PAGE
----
Work in small sections, and use the right technique when straightening. Use a brush to pull a 1 to 2-inch (2. 54 to 5. 08 centimeters) wide section of hair as taut as you can. Use your free hand to clamp the flatiron down onto the section, close to your roots. Pull the flatiron down the length of your hair in a single, fluid motion.
Repeat 1 to 2 more times, if necessary. Avoid using a comb; use a good, bristle brush instead. Combs tend to cause too much static and split-ends on dry hair. If you pull your hair taut, you won\’t have to pass the flatiron over it more than once or twice. If you find that you have to pass over your hair repeatedly, you might not be pulling it taut enough.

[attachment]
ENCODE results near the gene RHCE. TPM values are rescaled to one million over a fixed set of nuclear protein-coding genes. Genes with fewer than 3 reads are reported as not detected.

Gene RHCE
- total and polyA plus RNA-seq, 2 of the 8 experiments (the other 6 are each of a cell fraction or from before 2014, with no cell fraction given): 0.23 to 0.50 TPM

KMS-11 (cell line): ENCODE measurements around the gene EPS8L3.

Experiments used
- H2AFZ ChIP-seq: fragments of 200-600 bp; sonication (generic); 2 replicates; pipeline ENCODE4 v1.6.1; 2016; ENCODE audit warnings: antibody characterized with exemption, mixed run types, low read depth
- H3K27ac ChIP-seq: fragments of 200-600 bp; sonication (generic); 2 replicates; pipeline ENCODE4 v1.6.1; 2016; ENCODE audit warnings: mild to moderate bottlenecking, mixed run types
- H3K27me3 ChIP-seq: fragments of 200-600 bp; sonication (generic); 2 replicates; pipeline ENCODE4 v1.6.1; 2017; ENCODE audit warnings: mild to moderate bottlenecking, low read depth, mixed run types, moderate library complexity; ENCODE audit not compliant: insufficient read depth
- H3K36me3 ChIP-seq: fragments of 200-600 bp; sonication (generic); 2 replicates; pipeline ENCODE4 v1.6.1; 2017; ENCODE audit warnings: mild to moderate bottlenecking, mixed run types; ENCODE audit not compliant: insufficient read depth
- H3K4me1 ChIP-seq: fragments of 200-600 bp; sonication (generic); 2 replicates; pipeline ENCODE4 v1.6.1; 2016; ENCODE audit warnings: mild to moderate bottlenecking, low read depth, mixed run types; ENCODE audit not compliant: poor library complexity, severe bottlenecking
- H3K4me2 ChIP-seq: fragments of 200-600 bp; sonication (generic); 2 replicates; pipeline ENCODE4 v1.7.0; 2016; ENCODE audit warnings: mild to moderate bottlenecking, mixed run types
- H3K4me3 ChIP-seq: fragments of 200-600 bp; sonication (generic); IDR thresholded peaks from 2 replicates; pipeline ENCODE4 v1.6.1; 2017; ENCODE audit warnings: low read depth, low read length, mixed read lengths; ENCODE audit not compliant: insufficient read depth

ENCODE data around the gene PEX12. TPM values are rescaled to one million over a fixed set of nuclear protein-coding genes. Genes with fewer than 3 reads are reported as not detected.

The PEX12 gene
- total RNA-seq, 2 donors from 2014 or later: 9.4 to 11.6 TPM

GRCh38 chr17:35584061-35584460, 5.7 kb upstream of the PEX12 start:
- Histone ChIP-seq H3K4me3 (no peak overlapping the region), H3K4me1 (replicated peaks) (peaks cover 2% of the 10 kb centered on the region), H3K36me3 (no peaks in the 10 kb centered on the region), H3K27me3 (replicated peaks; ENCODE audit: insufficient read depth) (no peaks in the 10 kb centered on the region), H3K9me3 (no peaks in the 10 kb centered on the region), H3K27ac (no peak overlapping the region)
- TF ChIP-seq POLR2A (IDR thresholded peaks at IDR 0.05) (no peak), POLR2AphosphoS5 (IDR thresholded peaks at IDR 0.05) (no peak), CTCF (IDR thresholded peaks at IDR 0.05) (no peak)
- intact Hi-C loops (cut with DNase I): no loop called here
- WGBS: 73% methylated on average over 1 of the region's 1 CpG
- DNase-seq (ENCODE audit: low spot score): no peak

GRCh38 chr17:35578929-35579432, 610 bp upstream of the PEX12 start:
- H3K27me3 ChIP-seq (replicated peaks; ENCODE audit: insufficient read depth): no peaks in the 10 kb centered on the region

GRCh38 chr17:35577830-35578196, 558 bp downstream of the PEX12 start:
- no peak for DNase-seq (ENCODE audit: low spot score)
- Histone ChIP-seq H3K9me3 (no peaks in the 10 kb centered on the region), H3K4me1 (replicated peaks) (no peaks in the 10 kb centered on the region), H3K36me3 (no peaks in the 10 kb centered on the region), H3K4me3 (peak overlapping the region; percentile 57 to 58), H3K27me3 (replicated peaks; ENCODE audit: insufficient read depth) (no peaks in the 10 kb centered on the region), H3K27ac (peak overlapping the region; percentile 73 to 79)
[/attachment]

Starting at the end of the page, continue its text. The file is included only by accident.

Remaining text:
We\’ve all heard the dreaded sizzle of a flat iron over wet hair.
Whether you just missed a spot with the blow dryer or didn\’t wait long enough for your hair to completely dry, that sound is a sign your hair is not happy.
As Matrix lead educator Roch LeMay Allure, running the iron over damp hair \”creates steam and causes bubbles to form within the hair fibre, which cracks along the hair shaft. \” Once the crack reaches the strand\’s cuticle (which is the outermost part of your hair, and ), you\’ll start seeing damage in the form of split ends and broken hair.
If you don\’t have time to wait for your hair to air dry all the way, stylist Angela Stone of AvantGirl Salon in Margate, N. J. , tells The List it\’s best to hit it with the blow dryer first so you spend less time with the flat iron and therefore risk less damage.